Why Do Dogs Bark?

Some dog owners believe that they can understand their dog's barking and what it means. At my house, our dog Trixie has a unique bark she gives for each member of the household when they return home. Sometimes when Trixie barks, I feel like I can understand exactly what she is trying to say. It reminds me of an old joke:

A man walks into a bar with a small dog under his arm and sits down at the counter, placing the dog on the stool next to him. The bartender says, "Sorry, pal. No dogs allowed."
The man says, "But this is a special dog -- he talks!"
"Yeah, right," says the bartender. "Now get out of here before I throw you out."
"No, wait," says the man. "I'll prove it." He turns to the dog and asks, "What do you normally find on top of a house?"
"Roof!" says the dog, wagging his tail.
"Listen, pal..." says the bartender.
"Wait," says the man, "I'll ask another question." He turns to the dog again and asks, "What's the opposite of soft?"
"Ruff!" exclaims the dog.
"Quit wasting my time and get out of here," says the bartender.
"One more chance," pleads the man. Turning to the dog again, he asks, "Who was the greatest baseball player that ever lived?"
"Ruth!" barked the dog.
"Okay, that's it!" says the bartender, and physically throws both man and dog out the door and onto the street.
Turning to the man, the dogs shrugs and says, "Maybe I should have said Joe Dimaggio?"

Some dog owners feel that barking is a nuisance and that their dog is doing it to misbehave or gain attention. According to the American Society for the Prevention of Cruelty to Animals (ASPCA), barking serves a variety of functions, and each type of bark has a specific purpose. Whether it's for protection, food or excitement, a dog owner will eventually learn the meaning of their yipping and be able to train them more effectively.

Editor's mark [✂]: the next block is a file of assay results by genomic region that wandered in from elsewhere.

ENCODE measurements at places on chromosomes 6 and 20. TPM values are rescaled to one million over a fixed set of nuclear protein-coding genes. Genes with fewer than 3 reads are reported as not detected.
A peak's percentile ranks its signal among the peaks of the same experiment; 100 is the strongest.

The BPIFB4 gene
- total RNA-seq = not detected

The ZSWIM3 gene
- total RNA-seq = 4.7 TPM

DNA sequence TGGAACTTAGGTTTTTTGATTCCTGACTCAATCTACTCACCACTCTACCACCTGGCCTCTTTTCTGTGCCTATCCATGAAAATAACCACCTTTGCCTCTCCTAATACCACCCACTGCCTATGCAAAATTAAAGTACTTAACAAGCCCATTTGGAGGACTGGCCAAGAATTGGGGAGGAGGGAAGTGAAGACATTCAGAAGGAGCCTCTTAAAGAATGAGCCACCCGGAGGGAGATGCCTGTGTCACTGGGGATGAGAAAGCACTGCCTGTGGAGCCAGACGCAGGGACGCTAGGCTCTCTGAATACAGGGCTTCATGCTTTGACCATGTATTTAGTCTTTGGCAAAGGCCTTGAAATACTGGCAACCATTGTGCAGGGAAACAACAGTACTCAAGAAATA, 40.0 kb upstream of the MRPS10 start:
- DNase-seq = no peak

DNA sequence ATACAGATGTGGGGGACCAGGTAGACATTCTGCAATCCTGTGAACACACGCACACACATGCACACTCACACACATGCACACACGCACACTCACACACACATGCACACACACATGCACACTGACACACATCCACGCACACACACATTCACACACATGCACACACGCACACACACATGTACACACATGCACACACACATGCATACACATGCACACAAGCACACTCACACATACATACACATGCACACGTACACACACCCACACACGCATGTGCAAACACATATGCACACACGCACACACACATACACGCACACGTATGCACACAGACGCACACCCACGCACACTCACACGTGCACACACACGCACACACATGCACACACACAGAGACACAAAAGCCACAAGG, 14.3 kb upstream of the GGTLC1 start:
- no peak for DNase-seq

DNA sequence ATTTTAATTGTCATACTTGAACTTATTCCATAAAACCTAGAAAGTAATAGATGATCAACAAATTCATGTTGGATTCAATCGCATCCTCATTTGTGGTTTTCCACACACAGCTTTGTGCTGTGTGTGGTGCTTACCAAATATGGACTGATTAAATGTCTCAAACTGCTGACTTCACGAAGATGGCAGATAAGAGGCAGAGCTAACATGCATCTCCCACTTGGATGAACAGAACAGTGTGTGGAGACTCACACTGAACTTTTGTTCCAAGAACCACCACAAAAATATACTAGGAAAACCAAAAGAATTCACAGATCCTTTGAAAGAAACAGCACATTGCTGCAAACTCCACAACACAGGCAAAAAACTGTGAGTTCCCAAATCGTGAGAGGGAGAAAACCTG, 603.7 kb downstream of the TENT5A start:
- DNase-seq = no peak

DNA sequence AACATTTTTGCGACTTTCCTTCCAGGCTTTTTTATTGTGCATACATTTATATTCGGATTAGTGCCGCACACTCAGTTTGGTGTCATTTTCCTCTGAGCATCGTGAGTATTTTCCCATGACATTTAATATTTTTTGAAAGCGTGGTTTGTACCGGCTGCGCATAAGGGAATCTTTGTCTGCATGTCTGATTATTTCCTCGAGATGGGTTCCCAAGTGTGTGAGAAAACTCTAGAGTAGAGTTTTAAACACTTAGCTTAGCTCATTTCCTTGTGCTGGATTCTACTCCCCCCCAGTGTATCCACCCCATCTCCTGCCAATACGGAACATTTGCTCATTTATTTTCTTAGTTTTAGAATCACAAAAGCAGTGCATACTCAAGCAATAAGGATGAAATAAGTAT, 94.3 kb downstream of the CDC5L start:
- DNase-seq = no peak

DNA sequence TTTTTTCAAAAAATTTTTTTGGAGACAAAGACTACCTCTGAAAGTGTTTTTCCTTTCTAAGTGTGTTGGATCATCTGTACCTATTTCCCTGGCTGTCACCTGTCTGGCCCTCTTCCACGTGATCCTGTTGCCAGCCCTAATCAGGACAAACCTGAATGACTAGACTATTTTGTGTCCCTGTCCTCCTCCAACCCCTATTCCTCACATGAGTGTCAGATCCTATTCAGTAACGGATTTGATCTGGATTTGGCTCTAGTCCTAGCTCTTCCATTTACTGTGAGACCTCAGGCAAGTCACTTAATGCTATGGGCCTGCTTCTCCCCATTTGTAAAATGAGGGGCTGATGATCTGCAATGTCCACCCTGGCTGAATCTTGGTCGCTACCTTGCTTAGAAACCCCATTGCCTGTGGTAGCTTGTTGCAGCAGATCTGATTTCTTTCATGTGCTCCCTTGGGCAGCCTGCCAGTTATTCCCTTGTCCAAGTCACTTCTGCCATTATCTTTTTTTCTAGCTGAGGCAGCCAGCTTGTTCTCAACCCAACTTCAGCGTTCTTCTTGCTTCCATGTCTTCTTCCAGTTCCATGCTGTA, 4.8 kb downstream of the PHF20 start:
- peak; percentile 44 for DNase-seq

Types of Barking

  • Territorial - If a dog believes there is a threat of any kind they may begin barking fiercely. Many dogs are hesitant of strangers and bark territorially at them. This can be hard to train around if the barking is a nuisance.
  • Affectionate Greeting - A dog will sometimes bark to let you know you were missed.
  • Attention Seeking - If a dog has unspent energy, barking may be telling you he needs more exercise.
  • Alarm Barking - Similar to territorial, a dog will bark if spooked by a disturbance. It is a reaction to something that has frightened your pooch.
  • Social Barking - We have all heard it. One dog in the neighborhood howls and then the whole block is filled with barking and howling.
  • Separation Anxiety - You may never hear it, but your neighbors might. When a dog is left alone for too long they will bark and howl to let everyone know they miss their owner.

Bark Prevention A "talkative" pooch can be difficult to train. Some breeds of dogs are naturally more territorial and vocal than others, which has been brought on from years of breeding. However, with enough training even the loudest dog can quiet down their barking habits. For a pooch that has a problem with territorial barking, try to limit their interaction at the front door when strangers come by; keep them in another room or outside until you can introduce them properly.

A dog can be trained with "quiet" words while gently holding their muzzle if barking persists. Also, a "treat method" of training can work, too.

Bark Collars are a popular training method used by dog owners who have a hard time controlling their pet's barking. There a few different types of training collar for dogs that are incessant barkers from spray collars to heavy duty vibration and shock collars for stubborn learners.

We may never know just know exactly what our pets are trying to tell us, but with a bit of patience and proper training techniques, dog owners can control chatty Chihuahuas and loud Labradors.

By Sean Bowes
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